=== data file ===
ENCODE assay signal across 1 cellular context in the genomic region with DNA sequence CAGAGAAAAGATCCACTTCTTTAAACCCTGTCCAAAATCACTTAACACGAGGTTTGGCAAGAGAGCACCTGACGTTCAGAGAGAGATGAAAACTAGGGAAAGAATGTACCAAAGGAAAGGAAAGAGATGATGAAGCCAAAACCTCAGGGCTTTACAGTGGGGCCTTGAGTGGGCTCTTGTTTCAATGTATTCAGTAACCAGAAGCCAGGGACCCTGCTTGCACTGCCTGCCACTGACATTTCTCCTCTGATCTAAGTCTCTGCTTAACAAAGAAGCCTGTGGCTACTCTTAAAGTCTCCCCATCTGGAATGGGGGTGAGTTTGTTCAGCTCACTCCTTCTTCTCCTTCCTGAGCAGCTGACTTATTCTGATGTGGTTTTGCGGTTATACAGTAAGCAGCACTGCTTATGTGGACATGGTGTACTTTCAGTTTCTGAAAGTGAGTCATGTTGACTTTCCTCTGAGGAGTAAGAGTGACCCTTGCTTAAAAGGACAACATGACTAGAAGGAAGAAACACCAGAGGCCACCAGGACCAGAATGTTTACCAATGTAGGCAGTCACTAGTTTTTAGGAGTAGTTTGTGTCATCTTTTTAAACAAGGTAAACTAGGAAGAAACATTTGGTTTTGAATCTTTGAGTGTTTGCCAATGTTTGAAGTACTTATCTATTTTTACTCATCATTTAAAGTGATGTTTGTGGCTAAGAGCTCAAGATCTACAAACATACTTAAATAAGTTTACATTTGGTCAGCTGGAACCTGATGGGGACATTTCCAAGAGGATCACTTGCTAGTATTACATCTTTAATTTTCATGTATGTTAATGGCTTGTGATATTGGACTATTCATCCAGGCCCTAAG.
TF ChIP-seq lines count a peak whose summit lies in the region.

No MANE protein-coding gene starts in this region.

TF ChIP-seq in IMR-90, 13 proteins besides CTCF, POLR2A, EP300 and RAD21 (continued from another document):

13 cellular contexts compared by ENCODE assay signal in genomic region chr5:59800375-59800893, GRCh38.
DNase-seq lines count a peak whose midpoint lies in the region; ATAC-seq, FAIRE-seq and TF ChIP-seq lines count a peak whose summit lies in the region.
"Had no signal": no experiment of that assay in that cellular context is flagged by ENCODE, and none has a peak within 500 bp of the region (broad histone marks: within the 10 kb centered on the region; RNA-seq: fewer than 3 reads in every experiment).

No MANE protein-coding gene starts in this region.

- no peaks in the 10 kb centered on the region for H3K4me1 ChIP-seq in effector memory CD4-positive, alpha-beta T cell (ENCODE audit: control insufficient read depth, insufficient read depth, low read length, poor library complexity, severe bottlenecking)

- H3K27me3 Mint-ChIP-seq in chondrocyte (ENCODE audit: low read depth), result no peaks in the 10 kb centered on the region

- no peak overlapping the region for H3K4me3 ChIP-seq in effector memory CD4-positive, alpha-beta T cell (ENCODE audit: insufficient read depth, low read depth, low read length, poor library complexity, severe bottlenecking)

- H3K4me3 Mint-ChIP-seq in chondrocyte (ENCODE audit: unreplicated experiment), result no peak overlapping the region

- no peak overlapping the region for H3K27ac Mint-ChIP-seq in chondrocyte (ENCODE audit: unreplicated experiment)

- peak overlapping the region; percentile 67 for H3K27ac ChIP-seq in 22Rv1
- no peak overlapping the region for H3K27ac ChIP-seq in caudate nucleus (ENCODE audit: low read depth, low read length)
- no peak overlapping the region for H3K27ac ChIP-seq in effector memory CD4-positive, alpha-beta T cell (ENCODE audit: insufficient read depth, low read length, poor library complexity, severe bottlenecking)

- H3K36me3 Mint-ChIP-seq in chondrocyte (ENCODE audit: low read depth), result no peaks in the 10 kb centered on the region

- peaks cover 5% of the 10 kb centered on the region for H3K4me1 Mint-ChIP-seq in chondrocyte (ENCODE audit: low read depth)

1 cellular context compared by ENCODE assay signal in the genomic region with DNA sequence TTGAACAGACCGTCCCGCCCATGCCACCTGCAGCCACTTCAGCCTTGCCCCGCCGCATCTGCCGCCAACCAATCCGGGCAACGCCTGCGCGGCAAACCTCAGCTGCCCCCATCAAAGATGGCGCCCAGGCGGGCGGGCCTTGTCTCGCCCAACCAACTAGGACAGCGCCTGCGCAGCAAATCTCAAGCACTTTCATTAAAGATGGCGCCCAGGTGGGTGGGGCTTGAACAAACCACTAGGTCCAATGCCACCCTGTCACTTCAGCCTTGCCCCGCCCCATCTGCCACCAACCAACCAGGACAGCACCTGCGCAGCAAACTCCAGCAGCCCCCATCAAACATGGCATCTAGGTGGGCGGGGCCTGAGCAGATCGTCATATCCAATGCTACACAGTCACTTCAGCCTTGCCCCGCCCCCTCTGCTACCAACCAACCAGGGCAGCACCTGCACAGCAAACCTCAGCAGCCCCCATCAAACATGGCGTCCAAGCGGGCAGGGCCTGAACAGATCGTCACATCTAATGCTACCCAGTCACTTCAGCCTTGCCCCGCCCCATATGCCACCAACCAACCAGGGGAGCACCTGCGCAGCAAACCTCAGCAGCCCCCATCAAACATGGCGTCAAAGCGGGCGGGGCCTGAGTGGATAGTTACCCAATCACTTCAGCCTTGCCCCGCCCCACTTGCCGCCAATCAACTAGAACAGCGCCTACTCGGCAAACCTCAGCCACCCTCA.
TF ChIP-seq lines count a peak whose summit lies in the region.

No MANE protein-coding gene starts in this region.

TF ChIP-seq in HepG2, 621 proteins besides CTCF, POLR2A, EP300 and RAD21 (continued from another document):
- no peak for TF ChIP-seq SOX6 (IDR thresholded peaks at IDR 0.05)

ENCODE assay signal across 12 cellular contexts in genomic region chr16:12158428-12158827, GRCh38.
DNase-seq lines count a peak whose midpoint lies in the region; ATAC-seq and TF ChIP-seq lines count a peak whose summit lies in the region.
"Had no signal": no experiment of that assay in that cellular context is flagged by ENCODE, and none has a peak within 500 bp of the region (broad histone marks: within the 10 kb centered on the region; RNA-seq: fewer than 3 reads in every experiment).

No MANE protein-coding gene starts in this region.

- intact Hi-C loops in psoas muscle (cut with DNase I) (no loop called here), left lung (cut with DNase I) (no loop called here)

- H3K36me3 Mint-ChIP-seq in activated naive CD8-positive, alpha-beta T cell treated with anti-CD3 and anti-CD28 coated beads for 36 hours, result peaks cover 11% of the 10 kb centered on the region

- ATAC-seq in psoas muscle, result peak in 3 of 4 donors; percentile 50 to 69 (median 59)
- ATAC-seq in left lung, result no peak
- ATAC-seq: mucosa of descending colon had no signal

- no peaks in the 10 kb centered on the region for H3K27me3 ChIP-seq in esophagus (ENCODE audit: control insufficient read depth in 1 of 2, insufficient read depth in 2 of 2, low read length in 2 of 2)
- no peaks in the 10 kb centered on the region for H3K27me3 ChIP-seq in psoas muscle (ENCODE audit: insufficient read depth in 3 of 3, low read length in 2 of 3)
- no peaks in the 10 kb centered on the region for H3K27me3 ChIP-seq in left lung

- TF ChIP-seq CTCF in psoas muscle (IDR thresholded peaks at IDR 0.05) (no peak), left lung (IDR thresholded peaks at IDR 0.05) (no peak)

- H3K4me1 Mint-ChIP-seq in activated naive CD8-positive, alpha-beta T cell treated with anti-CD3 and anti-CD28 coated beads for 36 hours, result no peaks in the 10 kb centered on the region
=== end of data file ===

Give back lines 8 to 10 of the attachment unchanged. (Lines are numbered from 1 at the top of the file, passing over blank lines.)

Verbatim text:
No MANE protein-coding gene starts in this region.

- no peaks in the 10 kb centered on the region for H3K4me1 ChIP-seq in effector memory CD4-positive, alpha-beta T cell (ENCODE audit: control insufficient read depth, insufficient read depth, low read length, poor library complexity, severe bottlenecking)

- H3K27me3 Mint-ChIP-seq in chondrocyte (ENCODE audit: low read depth), result no peaks in the 10 kb centered on the region